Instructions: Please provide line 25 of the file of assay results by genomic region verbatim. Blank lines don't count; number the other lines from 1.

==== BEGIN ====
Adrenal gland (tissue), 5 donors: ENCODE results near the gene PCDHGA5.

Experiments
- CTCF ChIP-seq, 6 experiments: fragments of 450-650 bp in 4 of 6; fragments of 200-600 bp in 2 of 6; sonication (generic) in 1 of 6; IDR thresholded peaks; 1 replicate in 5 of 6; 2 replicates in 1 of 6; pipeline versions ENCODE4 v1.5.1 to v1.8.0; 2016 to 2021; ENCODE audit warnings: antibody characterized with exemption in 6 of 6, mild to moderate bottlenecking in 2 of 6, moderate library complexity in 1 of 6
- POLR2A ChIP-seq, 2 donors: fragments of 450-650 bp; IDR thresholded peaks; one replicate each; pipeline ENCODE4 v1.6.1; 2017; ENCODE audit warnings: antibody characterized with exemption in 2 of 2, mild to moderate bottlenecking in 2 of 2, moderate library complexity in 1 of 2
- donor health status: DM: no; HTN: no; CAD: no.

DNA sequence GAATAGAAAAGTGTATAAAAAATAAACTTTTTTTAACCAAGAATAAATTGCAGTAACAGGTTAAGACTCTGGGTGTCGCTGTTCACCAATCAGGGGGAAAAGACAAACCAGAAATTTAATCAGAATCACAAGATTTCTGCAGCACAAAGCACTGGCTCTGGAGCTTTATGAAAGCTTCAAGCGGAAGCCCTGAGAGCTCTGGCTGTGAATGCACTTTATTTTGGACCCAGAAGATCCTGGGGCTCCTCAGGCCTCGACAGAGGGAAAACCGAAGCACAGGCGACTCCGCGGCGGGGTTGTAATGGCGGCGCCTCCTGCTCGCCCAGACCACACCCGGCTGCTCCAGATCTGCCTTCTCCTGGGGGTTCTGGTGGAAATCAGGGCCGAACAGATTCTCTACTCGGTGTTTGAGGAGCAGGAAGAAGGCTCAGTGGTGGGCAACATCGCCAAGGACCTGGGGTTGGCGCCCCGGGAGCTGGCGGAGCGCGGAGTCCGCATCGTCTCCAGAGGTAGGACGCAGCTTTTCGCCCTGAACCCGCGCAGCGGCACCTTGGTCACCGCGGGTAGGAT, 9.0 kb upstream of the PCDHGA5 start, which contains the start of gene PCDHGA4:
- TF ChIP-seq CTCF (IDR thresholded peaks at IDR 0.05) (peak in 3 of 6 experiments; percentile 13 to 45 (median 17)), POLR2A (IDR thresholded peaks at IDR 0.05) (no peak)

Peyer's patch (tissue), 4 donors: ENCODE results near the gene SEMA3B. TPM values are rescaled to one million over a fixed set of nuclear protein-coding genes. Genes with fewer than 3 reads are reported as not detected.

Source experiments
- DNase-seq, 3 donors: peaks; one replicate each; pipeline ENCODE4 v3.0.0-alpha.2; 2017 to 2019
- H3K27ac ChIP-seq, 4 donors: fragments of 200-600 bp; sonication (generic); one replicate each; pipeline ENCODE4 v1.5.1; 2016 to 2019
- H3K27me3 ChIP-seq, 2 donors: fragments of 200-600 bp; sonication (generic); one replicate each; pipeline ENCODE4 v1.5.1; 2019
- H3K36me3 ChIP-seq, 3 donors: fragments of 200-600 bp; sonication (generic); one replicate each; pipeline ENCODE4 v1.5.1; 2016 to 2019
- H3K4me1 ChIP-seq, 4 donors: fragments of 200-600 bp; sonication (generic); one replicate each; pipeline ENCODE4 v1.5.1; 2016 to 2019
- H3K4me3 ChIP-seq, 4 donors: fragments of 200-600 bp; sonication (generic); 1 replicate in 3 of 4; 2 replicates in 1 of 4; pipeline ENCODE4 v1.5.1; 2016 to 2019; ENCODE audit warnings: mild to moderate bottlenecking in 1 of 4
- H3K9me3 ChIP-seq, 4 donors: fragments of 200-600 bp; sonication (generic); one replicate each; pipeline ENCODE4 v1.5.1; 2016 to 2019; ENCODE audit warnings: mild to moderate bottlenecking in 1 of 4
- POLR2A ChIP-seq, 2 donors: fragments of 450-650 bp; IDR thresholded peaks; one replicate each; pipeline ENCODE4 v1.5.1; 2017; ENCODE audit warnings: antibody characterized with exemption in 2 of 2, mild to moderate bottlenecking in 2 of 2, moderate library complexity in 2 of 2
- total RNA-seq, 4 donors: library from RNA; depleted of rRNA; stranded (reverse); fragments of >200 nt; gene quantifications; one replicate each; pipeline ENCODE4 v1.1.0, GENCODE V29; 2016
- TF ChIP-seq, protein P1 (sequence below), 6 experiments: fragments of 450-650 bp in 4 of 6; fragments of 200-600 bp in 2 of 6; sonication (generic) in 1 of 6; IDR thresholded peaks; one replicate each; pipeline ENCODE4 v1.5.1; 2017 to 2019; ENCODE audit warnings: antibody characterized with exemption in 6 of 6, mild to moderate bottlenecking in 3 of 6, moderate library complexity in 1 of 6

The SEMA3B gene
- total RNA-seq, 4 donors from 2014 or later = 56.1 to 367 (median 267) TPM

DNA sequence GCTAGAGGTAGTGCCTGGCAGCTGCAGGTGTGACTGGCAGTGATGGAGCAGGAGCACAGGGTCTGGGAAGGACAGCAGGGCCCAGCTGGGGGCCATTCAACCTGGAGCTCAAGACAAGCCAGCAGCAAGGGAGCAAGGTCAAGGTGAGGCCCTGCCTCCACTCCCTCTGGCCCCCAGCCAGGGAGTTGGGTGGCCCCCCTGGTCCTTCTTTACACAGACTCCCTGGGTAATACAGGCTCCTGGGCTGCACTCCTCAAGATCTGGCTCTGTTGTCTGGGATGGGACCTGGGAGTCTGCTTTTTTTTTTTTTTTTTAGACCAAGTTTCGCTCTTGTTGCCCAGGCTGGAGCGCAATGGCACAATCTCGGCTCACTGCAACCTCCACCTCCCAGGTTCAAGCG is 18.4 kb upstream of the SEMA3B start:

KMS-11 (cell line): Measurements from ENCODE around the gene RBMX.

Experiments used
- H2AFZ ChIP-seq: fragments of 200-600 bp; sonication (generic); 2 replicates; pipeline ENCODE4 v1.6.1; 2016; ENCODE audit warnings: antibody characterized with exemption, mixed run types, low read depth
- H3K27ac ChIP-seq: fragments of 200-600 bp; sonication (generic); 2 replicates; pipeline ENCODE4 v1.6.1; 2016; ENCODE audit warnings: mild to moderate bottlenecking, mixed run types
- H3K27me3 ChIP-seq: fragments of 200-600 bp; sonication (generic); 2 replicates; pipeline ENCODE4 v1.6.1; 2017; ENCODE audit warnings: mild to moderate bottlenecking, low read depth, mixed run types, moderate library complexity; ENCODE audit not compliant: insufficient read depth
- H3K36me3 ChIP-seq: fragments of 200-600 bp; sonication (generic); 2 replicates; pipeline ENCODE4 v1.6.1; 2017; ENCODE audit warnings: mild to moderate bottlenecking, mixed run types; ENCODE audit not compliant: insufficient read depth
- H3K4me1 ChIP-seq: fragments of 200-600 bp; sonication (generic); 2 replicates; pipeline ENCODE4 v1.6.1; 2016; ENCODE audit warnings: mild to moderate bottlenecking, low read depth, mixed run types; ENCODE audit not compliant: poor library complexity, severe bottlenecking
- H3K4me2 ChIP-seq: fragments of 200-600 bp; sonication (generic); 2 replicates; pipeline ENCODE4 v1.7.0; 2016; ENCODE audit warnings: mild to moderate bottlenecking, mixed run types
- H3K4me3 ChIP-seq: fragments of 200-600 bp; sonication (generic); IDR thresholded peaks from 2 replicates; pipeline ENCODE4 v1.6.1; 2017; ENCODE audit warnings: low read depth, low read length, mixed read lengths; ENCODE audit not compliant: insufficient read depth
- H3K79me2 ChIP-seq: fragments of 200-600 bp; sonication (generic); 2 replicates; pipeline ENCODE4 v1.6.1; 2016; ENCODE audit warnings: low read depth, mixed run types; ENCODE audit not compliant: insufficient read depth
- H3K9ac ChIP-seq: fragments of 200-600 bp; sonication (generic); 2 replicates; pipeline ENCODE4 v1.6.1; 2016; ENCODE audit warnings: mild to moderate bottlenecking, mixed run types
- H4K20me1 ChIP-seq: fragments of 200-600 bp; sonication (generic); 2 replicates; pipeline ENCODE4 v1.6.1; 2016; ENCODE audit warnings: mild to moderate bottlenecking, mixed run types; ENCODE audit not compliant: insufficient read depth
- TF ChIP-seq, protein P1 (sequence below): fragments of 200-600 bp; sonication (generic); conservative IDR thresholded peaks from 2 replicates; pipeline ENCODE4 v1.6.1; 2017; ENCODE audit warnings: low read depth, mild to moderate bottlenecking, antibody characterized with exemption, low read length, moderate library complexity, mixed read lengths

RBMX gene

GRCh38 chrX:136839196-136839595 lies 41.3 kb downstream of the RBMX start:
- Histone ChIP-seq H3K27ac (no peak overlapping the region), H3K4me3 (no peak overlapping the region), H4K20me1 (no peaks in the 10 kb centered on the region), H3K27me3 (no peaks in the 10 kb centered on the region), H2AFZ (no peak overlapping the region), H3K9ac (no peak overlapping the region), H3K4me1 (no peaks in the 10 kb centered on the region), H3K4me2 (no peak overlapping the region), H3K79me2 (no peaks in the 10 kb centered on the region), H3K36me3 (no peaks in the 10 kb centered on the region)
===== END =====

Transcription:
- H2AFZ ChIP-seq: fragments of 200-600 bp; sonication (generic); 2 replicates; pipeline ENCODE4 v1.6.1; 2016; ENCODE audit warnings: antibody characterized with exemption, mixed run types, low read depth